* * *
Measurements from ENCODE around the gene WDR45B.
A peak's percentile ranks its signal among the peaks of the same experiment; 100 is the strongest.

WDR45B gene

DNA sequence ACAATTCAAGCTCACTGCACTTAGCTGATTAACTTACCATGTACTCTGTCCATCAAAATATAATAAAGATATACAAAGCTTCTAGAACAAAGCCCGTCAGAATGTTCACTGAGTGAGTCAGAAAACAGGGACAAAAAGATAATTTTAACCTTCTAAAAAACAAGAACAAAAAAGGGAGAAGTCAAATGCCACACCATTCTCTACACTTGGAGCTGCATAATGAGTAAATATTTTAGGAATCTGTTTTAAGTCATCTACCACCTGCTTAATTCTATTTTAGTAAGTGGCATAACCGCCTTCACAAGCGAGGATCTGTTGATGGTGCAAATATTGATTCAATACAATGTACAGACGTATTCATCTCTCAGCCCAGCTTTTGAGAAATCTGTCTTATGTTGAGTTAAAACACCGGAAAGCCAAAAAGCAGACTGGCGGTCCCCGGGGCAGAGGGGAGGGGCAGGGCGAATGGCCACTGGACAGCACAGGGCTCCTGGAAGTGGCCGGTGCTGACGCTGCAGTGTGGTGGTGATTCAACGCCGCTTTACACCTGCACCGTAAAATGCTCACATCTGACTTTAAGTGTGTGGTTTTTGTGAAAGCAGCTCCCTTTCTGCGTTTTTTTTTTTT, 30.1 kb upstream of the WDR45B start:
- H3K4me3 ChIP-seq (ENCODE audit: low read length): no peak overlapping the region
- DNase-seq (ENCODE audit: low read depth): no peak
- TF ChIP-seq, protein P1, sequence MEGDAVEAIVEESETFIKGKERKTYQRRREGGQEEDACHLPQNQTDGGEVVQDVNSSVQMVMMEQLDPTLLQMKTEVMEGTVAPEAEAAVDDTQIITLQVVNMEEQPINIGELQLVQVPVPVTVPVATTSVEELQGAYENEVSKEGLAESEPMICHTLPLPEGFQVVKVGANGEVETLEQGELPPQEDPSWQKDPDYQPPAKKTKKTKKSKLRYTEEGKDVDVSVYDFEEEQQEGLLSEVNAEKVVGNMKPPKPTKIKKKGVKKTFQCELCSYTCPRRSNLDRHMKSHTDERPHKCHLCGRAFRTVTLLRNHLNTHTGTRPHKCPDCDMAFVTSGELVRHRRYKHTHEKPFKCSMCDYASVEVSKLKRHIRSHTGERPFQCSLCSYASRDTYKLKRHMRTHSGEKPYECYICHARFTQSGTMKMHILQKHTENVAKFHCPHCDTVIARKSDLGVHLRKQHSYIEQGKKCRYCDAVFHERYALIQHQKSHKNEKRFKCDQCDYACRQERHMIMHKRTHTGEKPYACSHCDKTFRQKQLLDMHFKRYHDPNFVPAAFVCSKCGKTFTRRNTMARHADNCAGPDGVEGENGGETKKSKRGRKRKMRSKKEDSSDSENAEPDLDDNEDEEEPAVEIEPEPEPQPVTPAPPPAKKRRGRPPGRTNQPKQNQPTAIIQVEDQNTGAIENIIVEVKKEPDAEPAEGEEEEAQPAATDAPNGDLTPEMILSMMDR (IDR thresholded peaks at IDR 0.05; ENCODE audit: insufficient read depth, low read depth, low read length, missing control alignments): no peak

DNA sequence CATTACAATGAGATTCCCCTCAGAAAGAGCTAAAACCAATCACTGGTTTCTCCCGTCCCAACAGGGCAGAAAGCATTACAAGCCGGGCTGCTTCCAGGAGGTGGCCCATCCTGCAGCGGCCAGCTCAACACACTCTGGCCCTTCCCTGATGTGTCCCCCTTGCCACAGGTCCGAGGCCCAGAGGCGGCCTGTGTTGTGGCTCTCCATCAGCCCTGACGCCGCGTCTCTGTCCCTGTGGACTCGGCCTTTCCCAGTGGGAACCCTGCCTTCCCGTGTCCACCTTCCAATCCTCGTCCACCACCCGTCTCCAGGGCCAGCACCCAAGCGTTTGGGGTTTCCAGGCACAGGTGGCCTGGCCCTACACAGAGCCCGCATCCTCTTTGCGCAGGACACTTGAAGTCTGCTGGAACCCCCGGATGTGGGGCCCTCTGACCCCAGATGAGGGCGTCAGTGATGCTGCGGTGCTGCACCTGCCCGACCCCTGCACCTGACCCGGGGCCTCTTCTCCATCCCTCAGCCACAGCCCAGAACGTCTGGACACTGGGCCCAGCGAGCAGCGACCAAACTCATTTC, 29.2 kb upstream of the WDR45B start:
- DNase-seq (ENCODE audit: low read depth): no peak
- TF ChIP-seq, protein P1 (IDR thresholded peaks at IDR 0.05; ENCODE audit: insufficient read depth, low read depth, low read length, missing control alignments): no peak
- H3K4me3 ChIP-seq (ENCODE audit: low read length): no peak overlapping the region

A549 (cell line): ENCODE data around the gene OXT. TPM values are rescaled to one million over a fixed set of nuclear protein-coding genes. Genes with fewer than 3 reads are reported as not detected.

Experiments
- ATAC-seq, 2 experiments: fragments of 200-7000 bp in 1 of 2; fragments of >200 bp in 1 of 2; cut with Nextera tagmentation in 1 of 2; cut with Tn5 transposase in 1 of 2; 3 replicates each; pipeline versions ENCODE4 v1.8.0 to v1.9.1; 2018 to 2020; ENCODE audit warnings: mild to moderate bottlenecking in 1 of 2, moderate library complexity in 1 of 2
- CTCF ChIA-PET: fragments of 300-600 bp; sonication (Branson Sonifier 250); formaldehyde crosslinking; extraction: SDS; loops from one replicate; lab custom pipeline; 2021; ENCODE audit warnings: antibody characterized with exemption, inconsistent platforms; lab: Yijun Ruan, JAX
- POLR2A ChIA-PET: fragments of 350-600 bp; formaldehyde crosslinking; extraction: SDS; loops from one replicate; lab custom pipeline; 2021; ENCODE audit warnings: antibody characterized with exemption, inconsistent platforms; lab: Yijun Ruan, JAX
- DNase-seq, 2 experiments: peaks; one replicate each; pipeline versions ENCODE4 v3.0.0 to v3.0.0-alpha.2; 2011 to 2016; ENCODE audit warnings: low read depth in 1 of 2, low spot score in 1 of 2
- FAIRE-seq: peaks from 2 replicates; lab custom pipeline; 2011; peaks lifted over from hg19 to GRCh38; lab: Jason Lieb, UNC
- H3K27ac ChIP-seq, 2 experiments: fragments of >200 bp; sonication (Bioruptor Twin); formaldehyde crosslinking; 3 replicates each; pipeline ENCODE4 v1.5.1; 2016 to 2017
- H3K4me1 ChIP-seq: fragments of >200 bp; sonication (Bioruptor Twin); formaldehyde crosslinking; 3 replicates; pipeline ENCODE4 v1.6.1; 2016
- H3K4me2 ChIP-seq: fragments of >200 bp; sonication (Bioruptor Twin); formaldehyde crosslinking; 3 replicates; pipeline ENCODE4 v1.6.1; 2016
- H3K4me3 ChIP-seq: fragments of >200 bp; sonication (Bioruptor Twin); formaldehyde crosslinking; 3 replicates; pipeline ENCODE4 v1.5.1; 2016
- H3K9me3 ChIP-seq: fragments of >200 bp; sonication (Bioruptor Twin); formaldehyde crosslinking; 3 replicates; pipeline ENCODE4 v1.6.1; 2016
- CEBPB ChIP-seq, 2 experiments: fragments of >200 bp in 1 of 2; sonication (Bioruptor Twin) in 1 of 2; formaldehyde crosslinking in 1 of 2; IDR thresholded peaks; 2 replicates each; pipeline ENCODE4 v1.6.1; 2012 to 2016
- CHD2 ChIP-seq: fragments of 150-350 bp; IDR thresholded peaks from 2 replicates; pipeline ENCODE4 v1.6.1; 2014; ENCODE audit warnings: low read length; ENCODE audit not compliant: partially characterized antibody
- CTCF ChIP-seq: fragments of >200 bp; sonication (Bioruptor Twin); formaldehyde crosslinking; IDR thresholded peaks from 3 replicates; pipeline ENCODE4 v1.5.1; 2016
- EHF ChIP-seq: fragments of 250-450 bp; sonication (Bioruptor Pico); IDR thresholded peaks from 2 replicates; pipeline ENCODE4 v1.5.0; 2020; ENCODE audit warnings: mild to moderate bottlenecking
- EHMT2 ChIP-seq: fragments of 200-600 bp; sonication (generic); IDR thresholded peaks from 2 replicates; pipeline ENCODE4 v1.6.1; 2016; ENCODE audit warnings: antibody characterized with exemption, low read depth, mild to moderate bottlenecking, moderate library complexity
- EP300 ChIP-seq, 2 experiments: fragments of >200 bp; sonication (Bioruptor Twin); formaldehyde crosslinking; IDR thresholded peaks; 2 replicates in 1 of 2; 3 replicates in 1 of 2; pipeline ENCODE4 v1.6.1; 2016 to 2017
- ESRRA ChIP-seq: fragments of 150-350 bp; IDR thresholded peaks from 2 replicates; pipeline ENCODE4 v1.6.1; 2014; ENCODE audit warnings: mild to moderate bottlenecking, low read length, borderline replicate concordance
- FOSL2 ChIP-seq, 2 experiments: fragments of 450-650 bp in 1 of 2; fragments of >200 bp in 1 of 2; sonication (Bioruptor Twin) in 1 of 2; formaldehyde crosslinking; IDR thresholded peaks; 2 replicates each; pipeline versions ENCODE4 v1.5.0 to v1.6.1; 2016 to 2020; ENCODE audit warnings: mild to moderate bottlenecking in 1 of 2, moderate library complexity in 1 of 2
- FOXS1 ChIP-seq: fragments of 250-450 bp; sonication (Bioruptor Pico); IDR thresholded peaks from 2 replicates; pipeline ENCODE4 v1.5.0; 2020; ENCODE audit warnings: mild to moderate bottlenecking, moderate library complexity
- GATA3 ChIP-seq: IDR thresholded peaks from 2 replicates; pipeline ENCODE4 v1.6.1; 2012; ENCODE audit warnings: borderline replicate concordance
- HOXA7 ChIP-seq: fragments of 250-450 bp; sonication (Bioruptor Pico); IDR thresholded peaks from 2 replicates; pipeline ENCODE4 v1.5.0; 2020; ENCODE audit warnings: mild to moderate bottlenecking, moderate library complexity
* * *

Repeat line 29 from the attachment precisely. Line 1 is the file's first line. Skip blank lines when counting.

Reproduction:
- EP300 ChIP-seq, 2 experiments: fragments of >200 bp; sonication (Bioruptor Twin); formaldehyde crosslinking; IDR thresholded peaks; 2 replicates in 1 of 2; 3 replicates in 1 of 2; pipeline ENCODE4 v1.6.1; 2016 to 2017